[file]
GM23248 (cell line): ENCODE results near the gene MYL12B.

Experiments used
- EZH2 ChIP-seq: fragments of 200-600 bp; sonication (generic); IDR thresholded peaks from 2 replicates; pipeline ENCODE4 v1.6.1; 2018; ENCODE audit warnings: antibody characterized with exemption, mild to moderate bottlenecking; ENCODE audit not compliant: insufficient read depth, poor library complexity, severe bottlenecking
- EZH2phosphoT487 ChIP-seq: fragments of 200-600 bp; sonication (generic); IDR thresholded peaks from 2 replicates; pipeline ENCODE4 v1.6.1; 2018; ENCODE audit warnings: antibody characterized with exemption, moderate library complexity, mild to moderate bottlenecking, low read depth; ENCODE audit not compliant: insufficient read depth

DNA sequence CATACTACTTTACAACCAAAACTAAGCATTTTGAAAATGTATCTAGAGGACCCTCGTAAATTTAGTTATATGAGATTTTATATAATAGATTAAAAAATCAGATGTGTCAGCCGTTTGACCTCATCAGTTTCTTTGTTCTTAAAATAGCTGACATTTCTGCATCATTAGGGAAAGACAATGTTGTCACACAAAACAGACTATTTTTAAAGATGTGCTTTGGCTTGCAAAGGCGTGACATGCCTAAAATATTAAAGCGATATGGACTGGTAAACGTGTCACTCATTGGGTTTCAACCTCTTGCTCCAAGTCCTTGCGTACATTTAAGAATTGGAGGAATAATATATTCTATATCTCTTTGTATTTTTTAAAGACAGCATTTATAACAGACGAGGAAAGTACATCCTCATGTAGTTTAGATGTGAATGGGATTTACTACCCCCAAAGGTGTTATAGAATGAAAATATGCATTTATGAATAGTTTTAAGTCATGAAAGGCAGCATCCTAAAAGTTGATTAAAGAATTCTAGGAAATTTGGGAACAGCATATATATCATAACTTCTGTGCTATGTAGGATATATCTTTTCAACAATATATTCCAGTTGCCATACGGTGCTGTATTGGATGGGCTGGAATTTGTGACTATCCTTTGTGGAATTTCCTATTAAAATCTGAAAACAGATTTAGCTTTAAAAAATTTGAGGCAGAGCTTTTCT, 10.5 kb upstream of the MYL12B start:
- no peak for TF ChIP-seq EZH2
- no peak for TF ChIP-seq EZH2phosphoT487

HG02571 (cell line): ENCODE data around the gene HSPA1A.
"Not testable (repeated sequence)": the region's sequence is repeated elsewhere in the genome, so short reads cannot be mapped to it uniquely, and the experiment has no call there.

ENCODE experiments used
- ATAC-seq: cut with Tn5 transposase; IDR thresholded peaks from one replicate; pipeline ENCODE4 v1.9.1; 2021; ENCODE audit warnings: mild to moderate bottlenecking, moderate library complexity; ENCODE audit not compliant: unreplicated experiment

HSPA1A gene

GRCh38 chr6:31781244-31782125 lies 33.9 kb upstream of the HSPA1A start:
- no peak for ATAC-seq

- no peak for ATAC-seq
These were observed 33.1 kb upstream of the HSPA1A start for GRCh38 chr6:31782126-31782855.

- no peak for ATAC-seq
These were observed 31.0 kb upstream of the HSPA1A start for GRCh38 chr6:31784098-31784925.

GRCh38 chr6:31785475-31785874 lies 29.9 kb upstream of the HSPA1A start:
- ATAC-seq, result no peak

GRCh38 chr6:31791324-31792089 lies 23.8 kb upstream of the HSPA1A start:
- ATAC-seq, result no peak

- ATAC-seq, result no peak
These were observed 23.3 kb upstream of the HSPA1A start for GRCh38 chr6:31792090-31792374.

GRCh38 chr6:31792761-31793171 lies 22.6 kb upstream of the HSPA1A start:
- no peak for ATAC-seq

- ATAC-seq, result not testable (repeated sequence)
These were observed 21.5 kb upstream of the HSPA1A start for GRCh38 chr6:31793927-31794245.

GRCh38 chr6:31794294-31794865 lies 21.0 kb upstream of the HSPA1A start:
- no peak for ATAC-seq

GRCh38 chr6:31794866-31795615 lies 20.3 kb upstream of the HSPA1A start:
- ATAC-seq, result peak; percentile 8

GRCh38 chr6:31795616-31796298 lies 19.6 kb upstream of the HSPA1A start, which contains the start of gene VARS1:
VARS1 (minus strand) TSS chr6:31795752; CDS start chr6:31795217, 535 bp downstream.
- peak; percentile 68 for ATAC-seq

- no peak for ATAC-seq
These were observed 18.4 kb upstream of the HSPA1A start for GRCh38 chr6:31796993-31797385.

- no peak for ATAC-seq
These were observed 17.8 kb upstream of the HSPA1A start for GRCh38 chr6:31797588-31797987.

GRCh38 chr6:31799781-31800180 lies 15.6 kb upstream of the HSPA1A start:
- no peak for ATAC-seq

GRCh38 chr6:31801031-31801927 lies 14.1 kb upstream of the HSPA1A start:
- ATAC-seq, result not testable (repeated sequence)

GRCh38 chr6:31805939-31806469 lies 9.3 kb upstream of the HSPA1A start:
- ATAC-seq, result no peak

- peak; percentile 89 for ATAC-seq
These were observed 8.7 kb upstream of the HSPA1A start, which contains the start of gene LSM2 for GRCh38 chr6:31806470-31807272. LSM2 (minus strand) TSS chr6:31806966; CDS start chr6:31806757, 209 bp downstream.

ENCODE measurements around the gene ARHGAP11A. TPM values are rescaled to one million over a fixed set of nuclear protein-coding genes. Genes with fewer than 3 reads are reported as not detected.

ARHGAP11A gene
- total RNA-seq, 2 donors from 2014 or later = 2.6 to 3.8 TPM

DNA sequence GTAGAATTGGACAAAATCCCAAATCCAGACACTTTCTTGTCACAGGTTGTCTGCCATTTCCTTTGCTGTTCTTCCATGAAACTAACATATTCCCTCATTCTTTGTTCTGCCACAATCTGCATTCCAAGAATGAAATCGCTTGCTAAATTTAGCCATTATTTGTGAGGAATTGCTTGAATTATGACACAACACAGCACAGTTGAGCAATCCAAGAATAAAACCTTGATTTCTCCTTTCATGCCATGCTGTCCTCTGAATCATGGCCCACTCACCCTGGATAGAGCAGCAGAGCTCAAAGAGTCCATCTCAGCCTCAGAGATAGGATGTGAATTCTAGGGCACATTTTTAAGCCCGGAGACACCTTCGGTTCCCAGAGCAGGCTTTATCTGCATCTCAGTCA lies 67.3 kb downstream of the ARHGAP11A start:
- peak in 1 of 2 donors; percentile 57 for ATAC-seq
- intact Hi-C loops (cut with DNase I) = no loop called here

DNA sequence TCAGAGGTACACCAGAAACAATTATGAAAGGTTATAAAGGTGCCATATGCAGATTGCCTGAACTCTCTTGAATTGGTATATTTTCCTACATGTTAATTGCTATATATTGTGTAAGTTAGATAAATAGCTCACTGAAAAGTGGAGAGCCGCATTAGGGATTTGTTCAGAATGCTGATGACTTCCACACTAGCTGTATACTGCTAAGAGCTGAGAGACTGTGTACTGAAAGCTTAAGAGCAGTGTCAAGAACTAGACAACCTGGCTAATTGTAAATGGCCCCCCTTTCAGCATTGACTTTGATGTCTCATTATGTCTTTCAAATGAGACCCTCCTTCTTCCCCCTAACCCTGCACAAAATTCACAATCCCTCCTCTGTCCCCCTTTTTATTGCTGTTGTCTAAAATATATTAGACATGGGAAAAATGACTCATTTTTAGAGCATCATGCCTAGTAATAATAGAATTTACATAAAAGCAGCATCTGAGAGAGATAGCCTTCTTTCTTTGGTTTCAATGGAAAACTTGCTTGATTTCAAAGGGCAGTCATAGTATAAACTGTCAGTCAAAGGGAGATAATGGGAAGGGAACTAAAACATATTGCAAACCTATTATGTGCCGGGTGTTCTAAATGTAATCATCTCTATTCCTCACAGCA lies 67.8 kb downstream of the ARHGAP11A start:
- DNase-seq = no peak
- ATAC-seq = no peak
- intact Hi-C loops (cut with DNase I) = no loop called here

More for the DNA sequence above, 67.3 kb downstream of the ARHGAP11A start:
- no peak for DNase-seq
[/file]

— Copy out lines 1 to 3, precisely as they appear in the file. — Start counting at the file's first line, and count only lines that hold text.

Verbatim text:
GM23248 (cell line): ENCODE results near the gene MYL12B.

Experiments used
- EZH2 ChIP-seq: fragments of 200-600 bp; sonication (generic); IDR thresholded peaks from 2 replicates; pipeline ENCODE4 v1.6.1; 2018; ENCODE audit warnings: antibody characterized with exemption, mild to moderate bottlenecking; ENCODE audit not compliant: insufficient read depth, poor library complexity, severe bottlenecking